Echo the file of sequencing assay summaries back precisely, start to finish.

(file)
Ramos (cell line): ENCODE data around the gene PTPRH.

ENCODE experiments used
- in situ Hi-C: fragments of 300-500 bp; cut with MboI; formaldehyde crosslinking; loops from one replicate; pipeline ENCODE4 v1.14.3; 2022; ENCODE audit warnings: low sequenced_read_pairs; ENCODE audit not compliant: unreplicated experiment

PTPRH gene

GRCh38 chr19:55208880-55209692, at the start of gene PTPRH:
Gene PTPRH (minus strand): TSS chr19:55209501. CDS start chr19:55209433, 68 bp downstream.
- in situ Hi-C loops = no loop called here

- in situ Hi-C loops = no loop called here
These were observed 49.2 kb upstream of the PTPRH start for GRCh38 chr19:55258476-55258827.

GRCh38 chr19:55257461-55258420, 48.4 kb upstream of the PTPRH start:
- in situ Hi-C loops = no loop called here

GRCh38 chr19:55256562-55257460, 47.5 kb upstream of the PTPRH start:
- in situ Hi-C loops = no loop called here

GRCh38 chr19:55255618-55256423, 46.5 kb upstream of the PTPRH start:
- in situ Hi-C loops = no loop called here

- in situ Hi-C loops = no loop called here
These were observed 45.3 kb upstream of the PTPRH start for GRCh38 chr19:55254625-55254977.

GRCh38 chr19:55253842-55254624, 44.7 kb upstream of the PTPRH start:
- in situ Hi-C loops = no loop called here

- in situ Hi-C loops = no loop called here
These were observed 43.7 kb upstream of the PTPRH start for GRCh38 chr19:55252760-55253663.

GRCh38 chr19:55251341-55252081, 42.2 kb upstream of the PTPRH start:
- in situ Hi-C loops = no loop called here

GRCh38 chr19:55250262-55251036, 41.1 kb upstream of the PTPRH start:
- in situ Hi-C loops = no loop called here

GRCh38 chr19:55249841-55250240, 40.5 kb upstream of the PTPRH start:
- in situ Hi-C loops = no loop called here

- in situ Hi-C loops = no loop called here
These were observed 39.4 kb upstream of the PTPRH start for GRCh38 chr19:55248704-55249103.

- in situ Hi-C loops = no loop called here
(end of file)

Ramos (cell line): ENCODE data around the gene PTPRH.

ENCODE experiments used
- in situ Hi-C: fragments of 300-500 bp; cut with MboI; formaldehyde crosslinking; loops from one replicate; pipeline ENCODE4 v1.14.3; 2022; ENCODE audit warnings: low sequenced_read_pairs; ENCODE audit not compliant: unreplicated experiment

PTPRH gene

GRCh38 chr19:55208880-55209692, at the start of gene PTPRH:
Gene PTPRH (minus strand): TSS chr19:55209501. CDS start chr19:55209433, 68 bp downstream.
- in situ Hi-C loops = no loop called here

- in situ Hi-C loops = no loop called here
These were observed 49.2 kb upstream of the PTPRH start for GRCh38 chr19:55258476-55258827.

GRCh38 chr19:55257461-55258420, 48.4 kb upstream of the PTPRH start:
- in situ Hi-C loops = no loop called here

GRCh38 chr19:55256562-55257460, 47.5 kb upstream of the PTPRH start:
- in situ Hi-C loops = no loop called here

GRCh38 chr19:55255618-55256423, 46.5 kb upstream of the PTPRH start:
- in situ Hi-C loops = no loop called here

- in situ Hi-C loops = no loop called here
These were observed 45.3 kb upstream of the PTPRH start for GRCh38 chr19:55254625-55254977.

GRCh38 chr19:55253842-55254624, 44.7 kb upstream of the PTPRH start:
- in situ Hi-C loops = no loop called here

- in situ Hi-C loops = no loop called here
These were observed 43.7 kb upstream of the PTPRH start for GRCh38 chr19:55252760-55253663.

GRCh38 chr19:55251341-55252081, 42.2 kb upstream of the PTPRH start:
- in situ Hi-C loops = no loop called here

GRCh38 chr19:55250262-55251036, 41.1 kb upstream of the PTPRH start:
- in situ Hi-C loops = no loop called here

GRCh38 chr19:55249841-55250240, 40.5 kb upstream of the PTPRH start:
- in situ Hi-C loops = no loop called here

- in situ Hi-C loops = no loop called here
These were observed 39.4 kb upstream of the PTPRH start for GRCh38 chr19:55248704-55249103.

- in situ Hi-C loops = no loop called here